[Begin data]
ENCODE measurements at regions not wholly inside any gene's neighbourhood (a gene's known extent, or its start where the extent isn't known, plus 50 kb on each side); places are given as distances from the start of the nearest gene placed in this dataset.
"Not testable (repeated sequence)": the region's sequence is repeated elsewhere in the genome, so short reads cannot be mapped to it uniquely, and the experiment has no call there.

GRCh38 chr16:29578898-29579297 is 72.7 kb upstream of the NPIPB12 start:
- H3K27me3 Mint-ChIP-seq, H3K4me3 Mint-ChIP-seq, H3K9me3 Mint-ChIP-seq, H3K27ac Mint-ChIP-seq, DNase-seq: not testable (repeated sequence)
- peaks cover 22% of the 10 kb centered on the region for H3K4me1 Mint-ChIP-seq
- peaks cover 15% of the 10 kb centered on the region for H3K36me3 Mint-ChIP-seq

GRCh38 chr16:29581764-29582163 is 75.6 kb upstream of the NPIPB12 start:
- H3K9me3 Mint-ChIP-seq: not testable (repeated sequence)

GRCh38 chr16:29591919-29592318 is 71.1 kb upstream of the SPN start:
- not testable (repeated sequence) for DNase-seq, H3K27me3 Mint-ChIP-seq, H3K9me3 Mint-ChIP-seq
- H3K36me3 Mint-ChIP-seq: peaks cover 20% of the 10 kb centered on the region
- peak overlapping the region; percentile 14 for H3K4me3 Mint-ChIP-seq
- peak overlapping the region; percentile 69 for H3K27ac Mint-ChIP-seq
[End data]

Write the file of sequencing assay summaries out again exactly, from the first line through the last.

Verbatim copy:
ENCODE measurements at regions not wholly inside any gene's neighbourhood (a gene's known extent, or its start where the extent isn't known, plus 50 kb on each side); places are given as distances from the start of the nearest gene placed in this dataset.
"Not testable (repeated sequence)": the region's sequence is repeated elsewhere in the genome, so short reads cannot be mapped to it uniquely, and the experiment has no call there.

GRCh38 chr16:29578898-29579297 is 72.7 kb upstream of the NPIPB12 start:
- H3K27me3 Mint-ChIP-seq, H3K4me3 Mint-ChIP-seq, H3K9me3 Mint-ChIP-seq, H3K27ac Mint-ChIP-seq, DNase-seq: not testable (repeated sequence)
- peaks cover 22% of the 10 kb centered on the region for H3K4me1 Mint-ChIP-seq
- peaks cover 15% of the 10 kb centered on the region for H3K36me3 Mint-ChIP-seq

GRCh38 chr16:29581764-29582163 is 75.6 kb upstream of the NPIPB12 start:
- H3K9me3 Mint-ChIP-seq: not testable (repeated sequence)

GRCh38 chr16:29591919-29592318 is 71.1 kb upstream of the SPN start:
- not testable (repeated sequence) for DNase-seq, H3K27me3 Mint-ChIP-seq, H3K9me3 Mint-ChIP-seq
- H3K36me3 Mint-ChIP-seq: peaks cover 20% of the 10 kb centered on the region
- peak overlapping the region; percentile 14 for H3K4me3 Mint-ChIP-seq
- peak overlapping the region; percentile 69 for H3K27ac Mint-ChIP-seq